Editorial — 27 May 2017
A socio-political crisis

The history of besieged Presidencies is, in the end, a history of hubris – of blindness to one’s faults, of deafness to the warnings, of seclusion from uncomfortable realities. The secret of power is not that it corrupts; that is well known. “What is never said,” Robert Cato writes, in “Master of the Senate,” about Lyndon Johnson, “is that power reveals.”

– pg. 44, THE NEW YORKER, May 8, 2017: from an article entitled ENDGAMES, by Evan Osnos

Belize entered a period of socio-political crisis on Wednesday morning, May 17, in Belmopan when roughnecks led by the Chairman of the ruling United Democratic Party (UDP), Alberto August, disrupted the proceedings of a Senate Committee inquiry into scandals at the Immigration Department, and then assaulted three members of the Belizean media, including a lady news editor for this organization.

Six days after the incident in the National Assembly building in Belmopan, on Tuesday, May 23, Mr. August, who also heads the Elections and Boundaries Commission and Belize Water Services (BWS), offered a personal apology for the assaults on the media while announcing that he had organized a group he named Belizeans Against Courtenay (BAC), with the intention of returning to the National Assembly building to resume disruptive activities this Wednesday, May 24. It should be noted that Chairman August, on the Wednesday morning of May 9, had personally heckled and harassed Senator Eamon Courtenay, the lead Senator of the Opposition People’s United Party (PUP), during his questioning of a witness. On the morning of May 9, Mr. August did not appear to be accompanied, and he had broken off his hostile behavior and left the National Assembly building after a while. He returned with muscle one week later.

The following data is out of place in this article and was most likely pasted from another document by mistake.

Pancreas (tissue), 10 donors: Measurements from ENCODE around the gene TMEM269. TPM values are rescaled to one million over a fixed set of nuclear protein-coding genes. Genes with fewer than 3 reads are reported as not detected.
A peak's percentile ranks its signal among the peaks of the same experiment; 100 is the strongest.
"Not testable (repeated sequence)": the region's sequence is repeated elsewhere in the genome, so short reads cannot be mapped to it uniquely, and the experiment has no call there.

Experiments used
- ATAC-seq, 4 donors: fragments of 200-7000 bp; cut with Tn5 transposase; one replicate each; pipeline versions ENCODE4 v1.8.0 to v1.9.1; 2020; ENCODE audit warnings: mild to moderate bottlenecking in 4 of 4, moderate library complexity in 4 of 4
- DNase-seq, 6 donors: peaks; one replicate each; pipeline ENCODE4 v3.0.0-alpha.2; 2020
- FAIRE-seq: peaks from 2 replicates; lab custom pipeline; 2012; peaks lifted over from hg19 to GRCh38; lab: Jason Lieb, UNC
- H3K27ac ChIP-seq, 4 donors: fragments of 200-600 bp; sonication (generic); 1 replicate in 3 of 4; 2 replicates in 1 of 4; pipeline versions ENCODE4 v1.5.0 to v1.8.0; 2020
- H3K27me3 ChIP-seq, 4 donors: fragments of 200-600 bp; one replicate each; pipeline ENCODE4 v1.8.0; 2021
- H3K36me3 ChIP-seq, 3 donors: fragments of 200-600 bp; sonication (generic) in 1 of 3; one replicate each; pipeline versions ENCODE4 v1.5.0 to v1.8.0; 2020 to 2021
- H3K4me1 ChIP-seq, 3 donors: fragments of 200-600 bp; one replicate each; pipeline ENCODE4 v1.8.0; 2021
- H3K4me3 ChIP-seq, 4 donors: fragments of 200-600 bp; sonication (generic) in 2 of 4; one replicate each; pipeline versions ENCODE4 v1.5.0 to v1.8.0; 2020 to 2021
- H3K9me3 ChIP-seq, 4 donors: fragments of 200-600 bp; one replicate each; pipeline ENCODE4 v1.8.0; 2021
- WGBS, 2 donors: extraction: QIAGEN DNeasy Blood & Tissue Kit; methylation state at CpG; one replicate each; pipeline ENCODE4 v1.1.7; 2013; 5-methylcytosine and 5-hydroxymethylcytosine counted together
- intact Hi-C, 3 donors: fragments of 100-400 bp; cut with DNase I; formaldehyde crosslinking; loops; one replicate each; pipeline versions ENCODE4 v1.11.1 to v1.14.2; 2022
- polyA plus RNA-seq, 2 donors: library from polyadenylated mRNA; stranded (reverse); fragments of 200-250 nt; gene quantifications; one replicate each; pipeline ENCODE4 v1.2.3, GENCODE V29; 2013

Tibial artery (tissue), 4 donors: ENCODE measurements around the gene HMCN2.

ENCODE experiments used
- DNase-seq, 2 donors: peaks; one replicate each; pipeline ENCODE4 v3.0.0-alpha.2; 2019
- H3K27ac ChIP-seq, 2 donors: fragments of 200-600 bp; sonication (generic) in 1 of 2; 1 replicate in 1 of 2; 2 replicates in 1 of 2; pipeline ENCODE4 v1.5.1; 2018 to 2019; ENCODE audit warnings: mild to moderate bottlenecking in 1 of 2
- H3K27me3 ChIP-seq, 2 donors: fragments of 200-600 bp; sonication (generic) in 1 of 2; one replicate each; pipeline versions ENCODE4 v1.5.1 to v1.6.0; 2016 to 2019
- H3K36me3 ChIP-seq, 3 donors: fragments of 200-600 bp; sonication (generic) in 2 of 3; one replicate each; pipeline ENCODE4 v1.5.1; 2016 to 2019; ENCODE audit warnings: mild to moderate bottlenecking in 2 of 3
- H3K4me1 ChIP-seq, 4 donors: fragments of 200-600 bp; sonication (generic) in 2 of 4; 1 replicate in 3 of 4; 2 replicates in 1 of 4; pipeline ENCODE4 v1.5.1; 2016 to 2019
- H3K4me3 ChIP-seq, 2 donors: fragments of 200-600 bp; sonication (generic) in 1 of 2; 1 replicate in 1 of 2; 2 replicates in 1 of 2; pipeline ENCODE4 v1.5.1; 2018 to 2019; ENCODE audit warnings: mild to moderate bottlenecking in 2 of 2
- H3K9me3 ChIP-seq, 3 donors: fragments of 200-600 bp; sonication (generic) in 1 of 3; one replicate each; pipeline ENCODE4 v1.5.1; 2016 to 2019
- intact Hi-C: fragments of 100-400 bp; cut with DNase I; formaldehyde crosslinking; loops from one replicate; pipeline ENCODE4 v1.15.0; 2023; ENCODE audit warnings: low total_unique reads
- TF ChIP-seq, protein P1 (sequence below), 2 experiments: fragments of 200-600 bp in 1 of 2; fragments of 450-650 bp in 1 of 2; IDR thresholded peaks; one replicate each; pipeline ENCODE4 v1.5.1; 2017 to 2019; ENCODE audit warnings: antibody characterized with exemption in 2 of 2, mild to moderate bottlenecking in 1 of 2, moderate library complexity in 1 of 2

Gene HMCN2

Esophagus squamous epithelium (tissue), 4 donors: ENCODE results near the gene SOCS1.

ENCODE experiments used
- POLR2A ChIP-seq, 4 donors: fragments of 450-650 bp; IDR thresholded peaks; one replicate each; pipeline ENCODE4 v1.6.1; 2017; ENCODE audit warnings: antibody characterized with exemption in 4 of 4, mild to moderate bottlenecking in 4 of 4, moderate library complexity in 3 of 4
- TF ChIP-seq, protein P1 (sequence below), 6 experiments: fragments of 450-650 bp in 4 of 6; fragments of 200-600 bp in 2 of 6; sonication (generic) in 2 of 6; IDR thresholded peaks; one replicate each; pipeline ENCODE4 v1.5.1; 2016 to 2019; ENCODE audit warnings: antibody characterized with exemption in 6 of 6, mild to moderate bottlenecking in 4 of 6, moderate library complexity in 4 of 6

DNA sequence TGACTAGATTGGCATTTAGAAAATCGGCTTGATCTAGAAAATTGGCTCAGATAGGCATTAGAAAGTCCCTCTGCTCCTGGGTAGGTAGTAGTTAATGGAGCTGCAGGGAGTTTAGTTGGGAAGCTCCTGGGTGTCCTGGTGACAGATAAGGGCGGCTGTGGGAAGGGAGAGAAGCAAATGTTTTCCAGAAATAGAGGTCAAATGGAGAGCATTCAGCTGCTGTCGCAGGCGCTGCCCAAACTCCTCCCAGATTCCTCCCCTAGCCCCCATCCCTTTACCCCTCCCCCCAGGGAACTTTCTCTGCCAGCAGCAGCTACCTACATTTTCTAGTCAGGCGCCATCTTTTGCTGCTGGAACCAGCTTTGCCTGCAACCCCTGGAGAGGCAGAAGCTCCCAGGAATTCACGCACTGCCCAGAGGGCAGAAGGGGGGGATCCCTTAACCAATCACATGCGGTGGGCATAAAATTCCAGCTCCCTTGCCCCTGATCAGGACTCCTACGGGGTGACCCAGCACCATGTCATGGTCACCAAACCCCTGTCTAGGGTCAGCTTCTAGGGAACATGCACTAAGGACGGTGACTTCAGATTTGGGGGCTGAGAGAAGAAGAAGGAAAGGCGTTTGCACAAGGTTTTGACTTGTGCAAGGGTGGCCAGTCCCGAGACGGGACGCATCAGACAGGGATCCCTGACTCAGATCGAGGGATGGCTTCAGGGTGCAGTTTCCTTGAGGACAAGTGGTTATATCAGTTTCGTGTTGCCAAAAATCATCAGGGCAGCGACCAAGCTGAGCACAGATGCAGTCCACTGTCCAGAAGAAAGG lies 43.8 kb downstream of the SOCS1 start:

The main reason we consider Belize as having entered a socio-political crisis is because we consider the behavior of the Police Department in connection with the Senate Committee inquiry of May 17 to be highly questionable, even suspect. The attitude of the Police Department, under the command of Commissioner Allan Whylie, has been under our keen scrutiny for the past three years, following Commissioner Whylie’s refusal, after being ordered by Chief Justice Kenneth Benjamin to do so, to investigate the doings of then Immigration Minister Elvin Penner with respect to the Citizen Kim passport scandal. Commissioner Whylie’s defiance of the highest judicial authority in the nation gave us reason to believe that the Police Department had been politicized at the highest levels.

Following the outrageous behavior of the ruling party’s operatives, led by the UDP Chairman, in the National Assembly building on Wednesday, May 17, there was not the slightest attempt, at least none that was visible to this society, by the Police Department to begin addressing the Senate Committee proceedings in any kind of proactive manner.

Remember now, police presence on May 17 had been at the absolute minimum in the National Assembly building, and there is no reason to believe that any urgent alarm had been sounded even after the Senate Committee proceedings were disrupted, and aggressive, offensive, criminal behavior by the UDP soldiers began.

Amidst the official, studied silence of the Police Department even after Chairman August announced that he and his soldiers would be returning to the Senate Committee inquiry this Wednesday, May 24, the Opposition PUP asked for a postponement of the May 24 hearing, because, as we understand it, they had reason to believe the volatility at the National Assembly building would be dangerous and uncontrolled. This is our understanding of the reason for the May 24 postponement, and we certainly want to hear more from the Opposition on this specific issue.